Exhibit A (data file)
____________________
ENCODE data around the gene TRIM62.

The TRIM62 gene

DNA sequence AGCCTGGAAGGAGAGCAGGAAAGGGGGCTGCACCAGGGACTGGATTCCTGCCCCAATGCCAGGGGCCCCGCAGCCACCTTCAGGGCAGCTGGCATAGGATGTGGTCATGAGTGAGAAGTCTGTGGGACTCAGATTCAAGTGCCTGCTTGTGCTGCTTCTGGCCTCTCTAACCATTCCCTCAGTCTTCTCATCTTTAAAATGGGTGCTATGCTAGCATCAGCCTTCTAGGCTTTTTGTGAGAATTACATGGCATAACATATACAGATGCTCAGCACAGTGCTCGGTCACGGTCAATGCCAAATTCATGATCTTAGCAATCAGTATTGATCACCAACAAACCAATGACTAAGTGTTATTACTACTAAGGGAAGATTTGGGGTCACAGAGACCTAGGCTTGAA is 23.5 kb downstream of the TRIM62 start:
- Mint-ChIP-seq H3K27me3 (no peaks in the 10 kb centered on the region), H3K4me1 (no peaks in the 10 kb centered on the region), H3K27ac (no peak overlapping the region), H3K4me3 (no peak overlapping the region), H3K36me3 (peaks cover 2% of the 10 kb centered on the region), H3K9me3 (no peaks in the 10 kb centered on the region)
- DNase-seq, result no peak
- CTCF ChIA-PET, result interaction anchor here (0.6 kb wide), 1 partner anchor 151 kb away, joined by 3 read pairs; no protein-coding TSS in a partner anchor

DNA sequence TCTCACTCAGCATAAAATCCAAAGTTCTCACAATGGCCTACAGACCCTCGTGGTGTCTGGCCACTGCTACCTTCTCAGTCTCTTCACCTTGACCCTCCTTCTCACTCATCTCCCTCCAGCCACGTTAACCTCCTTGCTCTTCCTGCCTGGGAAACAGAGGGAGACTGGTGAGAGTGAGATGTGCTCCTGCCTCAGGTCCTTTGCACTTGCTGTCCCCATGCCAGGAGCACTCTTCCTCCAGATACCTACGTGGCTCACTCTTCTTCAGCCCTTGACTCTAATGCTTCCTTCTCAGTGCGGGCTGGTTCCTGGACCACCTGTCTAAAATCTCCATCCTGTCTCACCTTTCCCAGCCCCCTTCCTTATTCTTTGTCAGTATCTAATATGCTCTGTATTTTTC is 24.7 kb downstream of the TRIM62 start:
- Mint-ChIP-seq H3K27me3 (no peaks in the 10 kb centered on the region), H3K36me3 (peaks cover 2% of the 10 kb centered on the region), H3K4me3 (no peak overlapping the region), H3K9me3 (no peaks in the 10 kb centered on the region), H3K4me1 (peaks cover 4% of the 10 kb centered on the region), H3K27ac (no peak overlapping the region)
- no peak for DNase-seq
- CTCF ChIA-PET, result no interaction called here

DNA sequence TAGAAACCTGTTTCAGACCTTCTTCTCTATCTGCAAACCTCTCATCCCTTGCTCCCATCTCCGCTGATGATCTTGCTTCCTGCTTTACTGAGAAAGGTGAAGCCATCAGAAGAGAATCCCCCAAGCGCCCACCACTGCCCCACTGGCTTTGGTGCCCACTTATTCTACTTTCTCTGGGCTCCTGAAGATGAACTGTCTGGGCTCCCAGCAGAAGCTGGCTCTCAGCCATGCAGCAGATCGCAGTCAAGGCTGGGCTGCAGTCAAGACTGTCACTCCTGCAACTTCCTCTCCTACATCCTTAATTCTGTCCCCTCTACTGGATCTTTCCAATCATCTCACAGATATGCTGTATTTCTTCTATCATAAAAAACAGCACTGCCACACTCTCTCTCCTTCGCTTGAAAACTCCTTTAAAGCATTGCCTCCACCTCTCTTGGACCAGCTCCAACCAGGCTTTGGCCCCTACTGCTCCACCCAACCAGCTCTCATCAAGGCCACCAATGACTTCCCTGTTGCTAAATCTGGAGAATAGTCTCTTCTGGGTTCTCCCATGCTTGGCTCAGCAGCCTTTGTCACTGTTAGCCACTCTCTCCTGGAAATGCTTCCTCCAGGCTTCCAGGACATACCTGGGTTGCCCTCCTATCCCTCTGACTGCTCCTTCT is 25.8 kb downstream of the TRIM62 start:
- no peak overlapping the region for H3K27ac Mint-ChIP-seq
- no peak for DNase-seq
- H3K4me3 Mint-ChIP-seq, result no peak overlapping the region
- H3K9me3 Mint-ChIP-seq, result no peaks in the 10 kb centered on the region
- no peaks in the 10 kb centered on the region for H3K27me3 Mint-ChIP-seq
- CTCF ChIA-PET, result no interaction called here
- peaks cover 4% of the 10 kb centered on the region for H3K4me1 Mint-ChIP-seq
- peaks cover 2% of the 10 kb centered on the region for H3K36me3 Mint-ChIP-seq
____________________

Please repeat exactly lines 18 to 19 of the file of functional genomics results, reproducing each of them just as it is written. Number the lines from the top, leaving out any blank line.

- peaks cover 4% of the 10 kb centered on the region for H3K4me1 Mint-ChIP-seq
- peaks cover 2% of the 10 kb centered on the region for H3K36me3 Mint-ChIP-seq